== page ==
The AlarmApplicationManager also includes a GetAccessStatus method that returns the current alarm status of the machine. As with the RequestAccessAsync method, it returns an AlarmAccessStatus enum and is a great way to determine what’s going on with the device. For example, your app could inform the user if notifications won’t wake up the device.

Scheduling Alarms

Alarms are actually just a scheduled toast notification with a little more kick. The process of scheduling an alarm is identical to scheduling a toast notification, the only difference being the notification XML. The XML used to define a notification will contain information about its appearance as well as any included features.

A toast can be either just text or a combination of text and an image, as defined by one of the templates provided by the Windows Runtime. There are currently eight different XML templates from which you can choose. As of this writing, Windows 8.1 doesn’t support custom toast layouts, so you must select from one of the provided templates.

The type and layout of a toast is defined in a block of XML. The XML identifies the toast template to use, the text and image with which to populate the template, and several other options that I’ll discuss later. Here’s an example of a basic toast notification:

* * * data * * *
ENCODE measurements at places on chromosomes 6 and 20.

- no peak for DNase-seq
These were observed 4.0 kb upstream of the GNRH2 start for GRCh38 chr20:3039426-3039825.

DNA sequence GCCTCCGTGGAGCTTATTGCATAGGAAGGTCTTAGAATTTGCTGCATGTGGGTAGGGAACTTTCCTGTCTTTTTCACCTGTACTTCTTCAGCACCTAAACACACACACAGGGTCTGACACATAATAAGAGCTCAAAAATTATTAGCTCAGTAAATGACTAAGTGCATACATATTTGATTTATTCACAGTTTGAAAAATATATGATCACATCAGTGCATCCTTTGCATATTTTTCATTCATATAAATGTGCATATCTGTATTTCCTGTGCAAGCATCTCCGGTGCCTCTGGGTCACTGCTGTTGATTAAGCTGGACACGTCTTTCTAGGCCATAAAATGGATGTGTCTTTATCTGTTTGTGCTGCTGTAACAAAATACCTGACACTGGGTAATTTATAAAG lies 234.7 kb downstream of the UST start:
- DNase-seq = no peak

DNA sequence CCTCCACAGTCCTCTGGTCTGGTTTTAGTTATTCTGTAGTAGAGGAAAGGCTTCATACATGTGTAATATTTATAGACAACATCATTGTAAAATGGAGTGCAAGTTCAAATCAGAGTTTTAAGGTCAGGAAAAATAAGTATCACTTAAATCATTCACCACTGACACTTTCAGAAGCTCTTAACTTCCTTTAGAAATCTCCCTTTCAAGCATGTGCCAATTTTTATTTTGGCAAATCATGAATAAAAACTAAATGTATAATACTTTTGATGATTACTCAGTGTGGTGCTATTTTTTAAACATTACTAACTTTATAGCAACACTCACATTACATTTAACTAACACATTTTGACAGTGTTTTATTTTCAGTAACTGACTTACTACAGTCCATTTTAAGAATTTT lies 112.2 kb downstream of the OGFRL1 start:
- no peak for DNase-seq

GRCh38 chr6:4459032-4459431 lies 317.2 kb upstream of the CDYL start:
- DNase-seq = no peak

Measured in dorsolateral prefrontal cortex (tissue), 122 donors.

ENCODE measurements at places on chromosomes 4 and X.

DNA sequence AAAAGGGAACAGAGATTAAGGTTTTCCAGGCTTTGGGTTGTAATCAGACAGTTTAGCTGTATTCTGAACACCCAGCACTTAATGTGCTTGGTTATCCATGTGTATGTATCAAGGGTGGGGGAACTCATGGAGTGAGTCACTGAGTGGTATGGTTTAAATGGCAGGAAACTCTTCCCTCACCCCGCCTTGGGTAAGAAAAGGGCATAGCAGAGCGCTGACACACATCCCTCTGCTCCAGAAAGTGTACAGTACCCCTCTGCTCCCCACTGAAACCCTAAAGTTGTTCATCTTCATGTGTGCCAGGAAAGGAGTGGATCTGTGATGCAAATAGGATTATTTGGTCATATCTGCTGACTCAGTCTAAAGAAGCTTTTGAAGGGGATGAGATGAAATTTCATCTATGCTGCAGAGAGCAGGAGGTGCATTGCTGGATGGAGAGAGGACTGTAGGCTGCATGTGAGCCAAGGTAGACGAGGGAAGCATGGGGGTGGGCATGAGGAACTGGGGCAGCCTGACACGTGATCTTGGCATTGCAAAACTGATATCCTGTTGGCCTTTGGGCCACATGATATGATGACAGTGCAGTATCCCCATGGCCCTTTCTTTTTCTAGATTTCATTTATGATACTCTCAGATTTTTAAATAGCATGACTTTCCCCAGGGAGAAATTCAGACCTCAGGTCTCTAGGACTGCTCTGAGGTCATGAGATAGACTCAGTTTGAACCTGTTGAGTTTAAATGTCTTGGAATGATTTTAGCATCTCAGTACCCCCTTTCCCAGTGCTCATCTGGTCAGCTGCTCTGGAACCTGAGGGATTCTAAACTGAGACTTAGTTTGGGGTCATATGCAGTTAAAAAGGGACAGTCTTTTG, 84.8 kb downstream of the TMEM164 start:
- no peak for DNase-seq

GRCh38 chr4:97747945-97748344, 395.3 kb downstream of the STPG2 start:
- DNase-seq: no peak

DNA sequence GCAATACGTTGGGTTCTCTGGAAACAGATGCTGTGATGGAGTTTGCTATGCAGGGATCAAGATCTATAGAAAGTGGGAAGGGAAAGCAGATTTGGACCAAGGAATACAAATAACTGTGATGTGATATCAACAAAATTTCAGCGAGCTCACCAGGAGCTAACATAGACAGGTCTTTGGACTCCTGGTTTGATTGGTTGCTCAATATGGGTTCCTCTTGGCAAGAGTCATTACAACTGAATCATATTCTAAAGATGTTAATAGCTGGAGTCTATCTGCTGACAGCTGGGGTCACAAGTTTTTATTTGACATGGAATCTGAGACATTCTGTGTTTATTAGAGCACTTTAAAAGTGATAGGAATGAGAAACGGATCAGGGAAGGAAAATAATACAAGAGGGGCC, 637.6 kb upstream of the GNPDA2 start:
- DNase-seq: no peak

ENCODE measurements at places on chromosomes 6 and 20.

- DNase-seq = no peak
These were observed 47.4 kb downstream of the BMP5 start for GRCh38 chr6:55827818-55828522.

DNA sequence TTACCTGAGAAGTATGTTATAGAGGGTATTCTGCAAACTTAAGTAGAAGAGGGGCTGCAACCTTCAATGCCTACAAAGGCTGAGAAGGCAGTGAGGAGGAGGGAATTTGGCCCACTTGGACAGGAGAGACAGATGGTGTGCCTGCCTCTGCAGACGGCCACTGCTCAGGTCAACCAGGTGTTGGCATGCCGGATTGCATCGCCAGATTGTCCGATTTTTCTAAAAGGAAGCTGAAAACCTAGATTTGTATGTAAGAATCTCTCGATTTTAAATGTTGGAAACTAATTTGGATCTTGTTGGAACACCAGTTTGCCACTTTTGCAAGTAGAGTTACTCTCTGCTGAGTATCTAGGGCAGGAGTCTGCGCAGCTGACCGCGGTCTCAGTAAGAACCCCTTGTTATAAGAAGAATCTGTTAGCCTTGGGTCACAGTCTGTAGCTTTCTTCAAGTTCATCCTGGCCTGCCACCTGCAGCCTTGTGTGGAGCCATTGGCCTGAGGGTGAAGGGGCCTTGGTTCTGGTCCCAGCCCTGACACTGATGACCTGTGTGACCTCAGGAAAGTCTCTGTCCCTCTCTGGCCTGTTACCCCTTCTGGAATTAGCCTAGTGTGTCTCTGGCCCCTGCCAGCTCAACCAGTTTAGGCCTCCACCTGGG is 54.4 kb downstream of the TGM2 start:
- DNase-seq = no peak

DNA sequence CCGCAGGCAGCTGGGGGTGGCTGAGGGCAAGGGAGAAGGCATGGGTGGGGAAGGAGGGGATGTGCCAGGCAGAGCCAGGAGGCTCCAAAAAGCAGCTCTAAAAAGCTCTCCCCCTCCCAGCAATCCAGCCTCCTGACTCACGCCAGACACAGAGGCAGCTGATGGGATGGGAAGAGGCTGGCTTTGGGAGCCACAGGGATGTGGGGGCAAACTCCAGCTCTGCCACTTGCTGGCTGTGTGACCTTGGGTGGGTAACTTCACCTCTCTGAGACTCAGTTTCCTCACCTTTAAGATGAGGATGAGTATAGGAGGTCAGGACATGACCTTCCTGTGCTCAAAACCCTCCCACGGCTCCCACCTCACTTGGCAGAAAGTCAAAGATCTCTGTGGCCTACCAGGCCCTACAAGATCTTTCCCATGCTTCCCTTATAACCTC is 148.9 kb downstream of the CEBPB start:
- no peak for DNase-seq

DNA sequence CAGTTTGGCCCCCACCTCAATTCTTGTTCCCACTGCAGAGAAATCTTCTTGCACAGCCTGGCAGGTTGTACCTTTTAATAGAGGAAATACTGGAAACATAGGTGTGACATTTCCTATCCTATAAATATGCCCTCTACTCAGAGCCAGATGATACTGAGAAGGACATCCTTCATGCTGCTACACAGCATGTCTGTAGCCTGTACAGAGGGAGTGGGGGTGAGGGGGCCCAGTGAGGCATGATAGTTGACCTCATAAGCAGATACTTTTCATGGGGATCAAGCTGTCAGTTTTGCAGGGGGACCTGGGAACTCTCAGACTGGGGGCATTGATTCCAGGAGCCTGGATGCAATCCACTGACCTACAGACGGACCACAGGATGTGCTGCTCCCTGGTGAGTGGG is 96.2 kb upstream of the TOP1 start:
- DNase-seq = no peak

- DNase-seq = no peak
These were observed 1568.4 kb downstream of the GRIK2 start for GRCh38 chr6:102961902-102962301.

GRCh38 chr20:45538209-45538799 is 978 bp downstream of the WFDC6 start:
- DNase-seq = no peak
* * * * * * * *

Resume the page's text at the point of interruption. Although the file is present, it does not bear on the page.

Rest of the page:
<toast duration="long">
    <binding template="ToastText02">
      <text id="1">Sample Toast App</text>
      <text id="2">The is a sample message.</text>

There are several ways to generate the toast template. The Windows Runtime will create an XmlDocument of each template from the ToastNotificationManager, which can be found in the Windows.UI.Notification namespace. The ToastNotificationManager has a static GetTemplateContent method that takes a ToastTemplateType enum that has a value for each of the available templates. Here’s an example of how to get an XmlDocument of the previous example:

XmlDocument content =
content.DocumentElement.SetAttribute("duration", "long");
var textLines = content.GetElementsByTagName("text");
textLines[0].InnerText = "Sample Toast App";
textLines[1].InnerText = "The is a sample message.";

This is a great starting point; however, depending on your usage, it can be a bit cumbersome. This is why any additions or modifications to the template will normally be done using the XmlDocument API. This can lead to quite a few lines of code for a few simple additions. With this in mind, it isn’t uncommon to find the XML built up as a string and then loaded into an XmlDocument once the template is complete. Figure 5 shows how to achieve the equivalent of the previous example by generating the XML as a string.

Figure 5 Generating XML As a String

string textLine1 = "Sample Toast App";
string textLine2 = "This is a sample message.";
string contentString =
  "<toast duration=\"long\">\n" +